Rust: Alec Baldwin Talk about Incident in First Interview

Alec Baldwin says ‘Rust’ Production Was “Well-Oiled” in First Interview

The ‘Rust’ star and producer confirmed that the production was wrapped for now before sharing that he has remained in contact with Hutchins’ husband and supports calls for increased gun safety on set.


Alec Baldwin addressed the Oct. 21 death of Rust cinematographer Halyna Hutchins and questions around the now -paused production in his first on-camera interview since the on-set shooting.

Speaking to reporters, while stopped on the side of a road in Manchester, V.T. on Saturday, Baldwin — who was with his wife Hilaria — once again spoke to the work and person that the Rust director of photography was, calling her his friend. He also commented on the capability of the production and its crew and stated that he does not think production will start up again.

“She was my friend. The day I arrived in Santa Fe and started shooting, I took her to dinner with Joel Souza, the director,” Baldwin said. “We were a very well-oiled crew shooting a film together, and then this horrible event happened.”


Rust movie set
The set of the movie "Rust" at Bonanza Creek Ranch where a fatal shooting occurred on the set on October 22, 2021 in Santa Fe, New Mexico.

Hutchins died on October 21, after being struck by a live round from a gun fired by Baldwin on the movie’s New Mexico set. Director Souza, who was standing behind Hutchins, was wounded and hospitalized before being discharged.

The gun used by Baldwin had been handled by armorer Hannah Gutierrez-Reed and assistant director Dave Halls. All three have been identified by Sante Fe County Sheriff Adan Mendoza as the “primary focus” of the ongoing investigation around the on-set incident.

Ahead of the gun discharge, Halls handed the firearm to Baldwin, announcing, “cold gun” — or that it was “not loaded” — according to a Santa Fe County Sheriff detective’s affidavit used to obtain a search warrant. In the midst of explaining how he would draw the gun, Baldwin went through the motion, which is when the gun fired.

Since the October 21 incident, there’s been focus on the experience of those involved with the production, including Gutierrez-Reed, Halls and the group of producers, including Baldwin.

Members of the crew walked offset the day Hutchins was shot over unsafe conditions, with several crewmembers expressing  frustration specifically with those six producers.

The movie’s line producer, Gabrielle Pickle, was also named in a previous unfair labor practices settlement for the 2018 low-budget Atlanta production Keys to the City.

Parts of the settlement agreement mirrored treatment Rust crew said they experienced on the New Mexico set before that production shut down on Oct. 21 and then officially wrapped.

During the interview, Baldwin also responded to a question about whether he had been in contact with Hutchins’ husband, Matt, and her family. Matt posted a statement to Twitter on Oct. 22 mourning the loss of his wife and asking for privacy before sharing that a scholarship at AFI had been established in her name.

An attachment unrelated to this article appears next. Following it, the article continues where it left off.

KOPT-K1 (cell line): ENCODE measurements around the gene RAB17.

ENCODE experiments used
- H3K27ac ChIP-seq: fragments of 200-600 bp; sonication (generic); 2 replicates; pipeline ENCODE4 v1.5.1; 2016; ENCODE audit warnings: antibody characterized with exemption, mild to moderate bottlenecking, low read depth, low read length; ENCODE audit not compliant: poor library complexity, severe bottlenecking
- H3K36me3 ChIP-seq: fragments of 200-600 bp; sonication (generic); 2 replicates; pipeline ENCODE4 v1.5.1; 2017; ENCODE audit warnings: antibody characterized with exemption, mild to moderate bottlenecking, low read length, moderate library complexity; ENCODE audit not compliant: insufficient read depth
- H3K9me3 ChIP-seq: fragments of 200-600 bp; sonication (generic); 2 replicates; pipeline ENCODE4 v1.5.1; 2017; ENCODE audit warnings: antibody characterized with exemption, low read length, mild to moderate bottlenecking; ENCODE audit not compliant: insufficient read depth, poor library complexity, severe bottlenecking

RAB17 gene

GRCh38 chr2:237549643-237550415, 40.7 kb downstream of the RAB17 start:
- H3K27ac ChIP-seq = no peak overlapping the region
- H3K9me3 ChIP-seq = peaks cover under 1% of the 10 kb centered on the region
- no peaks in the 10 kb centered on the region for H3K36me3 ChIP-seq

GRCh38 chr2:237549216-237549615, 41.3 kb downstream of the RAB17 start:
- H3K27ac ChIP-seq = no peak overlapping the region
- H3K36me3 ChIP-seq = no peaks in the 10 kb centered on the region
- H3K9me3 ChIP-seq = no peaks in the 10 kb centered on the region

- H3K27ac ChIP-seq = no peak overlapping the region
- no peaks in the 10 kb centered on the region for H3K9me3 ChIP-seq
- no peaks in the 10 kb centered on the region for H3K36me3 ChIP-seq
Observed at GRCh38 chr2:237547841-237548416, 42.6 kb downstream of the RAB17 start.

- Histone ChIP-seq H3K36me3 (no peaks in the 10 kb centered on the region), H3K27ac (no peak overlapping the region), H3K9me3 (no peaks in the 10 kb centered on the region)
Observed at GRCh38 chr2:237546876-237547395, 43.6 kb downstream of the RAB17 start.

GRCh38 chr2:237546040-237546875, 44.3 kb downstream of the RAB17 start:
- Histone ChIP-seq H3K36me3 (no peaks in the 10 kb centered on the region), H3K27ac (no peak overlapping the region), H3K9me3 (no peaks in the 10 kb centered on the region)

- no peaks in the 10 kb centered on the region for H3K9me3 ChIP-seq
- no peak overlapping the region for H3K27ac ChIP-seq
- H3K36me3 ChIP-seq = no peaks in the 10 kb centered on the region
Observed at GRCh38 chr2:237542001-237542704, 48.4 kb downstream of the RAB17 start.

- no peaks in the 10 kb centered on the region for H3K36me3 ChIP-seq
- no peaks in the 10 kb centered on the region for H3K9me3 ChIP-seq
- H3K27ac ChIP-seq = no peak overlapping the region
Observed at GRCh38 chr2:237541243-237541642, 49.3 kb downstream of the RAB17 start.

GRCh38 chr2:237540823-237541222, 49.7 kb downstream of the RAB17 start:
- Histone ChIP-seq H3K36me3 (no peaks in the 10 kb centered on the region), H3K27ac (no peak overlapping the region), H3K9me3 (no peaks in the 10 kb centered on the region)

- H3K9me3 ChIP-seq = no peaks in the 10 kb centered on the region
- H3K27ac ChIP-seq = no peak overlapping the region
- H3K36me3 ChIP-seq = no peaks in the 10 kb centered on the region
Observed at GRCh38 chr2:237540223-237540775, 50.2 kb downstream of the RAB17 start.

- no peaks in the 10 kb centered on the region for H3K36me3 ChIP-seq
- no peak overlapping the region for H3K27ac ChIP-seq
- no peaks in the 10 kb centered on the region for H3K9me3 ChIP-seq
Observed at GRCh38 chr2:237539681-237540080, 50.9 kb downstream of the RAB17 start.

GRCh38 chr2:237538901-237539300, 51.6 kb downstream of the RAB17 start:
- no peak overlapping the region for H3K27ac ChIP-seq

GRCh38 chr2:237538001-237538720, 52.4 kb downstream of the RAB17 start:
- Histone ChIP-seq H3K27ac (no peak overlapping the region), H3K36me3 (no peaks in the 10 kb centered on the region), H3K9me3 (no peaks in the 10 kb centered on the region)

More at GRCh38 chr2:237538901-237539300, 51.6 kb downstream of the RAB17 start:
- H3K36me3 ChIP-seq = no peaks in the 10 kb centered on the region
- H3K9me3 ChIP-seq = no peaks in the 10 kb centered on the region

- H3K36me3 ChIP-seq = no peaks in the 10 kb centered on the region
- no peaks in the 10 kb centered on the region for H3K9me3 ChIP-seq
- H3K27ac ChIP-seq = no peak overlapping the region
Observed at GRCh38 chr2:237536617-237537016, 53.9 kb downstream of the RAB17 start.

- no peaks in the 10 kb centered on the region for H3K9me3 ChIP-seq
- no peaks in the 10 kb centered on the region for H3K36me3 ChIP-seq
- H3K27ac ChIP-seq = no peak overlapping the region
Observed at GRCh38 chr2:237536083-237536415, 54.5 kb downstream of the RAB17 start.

While speaking to the press, Baldwin confirmed he had been in touch with Hutchins’ husband, with whom she had a son, and stated that Matt is “in shock.” He went on to say that they are “in constant contact with him because we’re very worried about his family and his kid.”

While talking to the media, there was tension, though it remained respectful and professional.

Baldwin also clarified why he has not spoken out more. “I’m not allowed to make any comments,” he said. “I’ve been ordered by the sheriff’s department in Santa Fe. I can’t answer any questions about the investigation.”

He later added that he is “eagerly awaiting” to learn what the sheriff’s investigation has yielded.

The office of attorney Lisa Torraco, who represents assistant director Dave Halls, declined to comment.

In Gutierrez-Reed’s first statement since the shooting, which she released through her lawyers Jason Bowles and Robert Gorence, the Rust armorer said she had “no idea where the live rounds came from.” She also said that “she never witnessed anyone shoot live rounds with these guns and nor would she permit that.”

Her lawyers said Gutierrez-Reed had been hired for two positions on the production, which made it more difficult to focus on her job as an armorer, and that she “fought for training, days to maintain weapons and proper time to prepare for gunfire but ultimately was overruled by production and her department.”

After the fatal shooting of Hutchins, there have been increasing calls for change and, both from within the industry and from political leaders in New Mexico and California, the heart of Hollywood production.

One day after Hutchins’ death, ABC’s The Rookie banned the use of “live” guns on set.

When asked about where he stands regarding on-set gun reform, the actor pointed out the industry’s long use of firearms but affirmed that he believes efforts should be made to increase safety.

“I do know that an ongoing effort to limit the use of firearms on film sets is something I’m extremely interested in. But remember something that I think is important and that is how many bullets have been fired on films and TV shows in the last 75 years. This is America. How many bullets have gone off in movies, nearly all of them without incident,” he said.

“It’s urgent that you understand I’m not an expert in this field. So whatever other people decide is the best way to go in terms of protecting people’s safety on film sets, I’m all in favor of and I will cooperate with that in any way I can,” he added.

In an October 27 press conference, the Santa Fe County Sheriff Adan Mendoza and Santa Fe District Attorney Mary Carmack-Altwies said the investigation could take several months.

Mendoza said it’s still too early to comment on charges, though arrests will be made if warranted.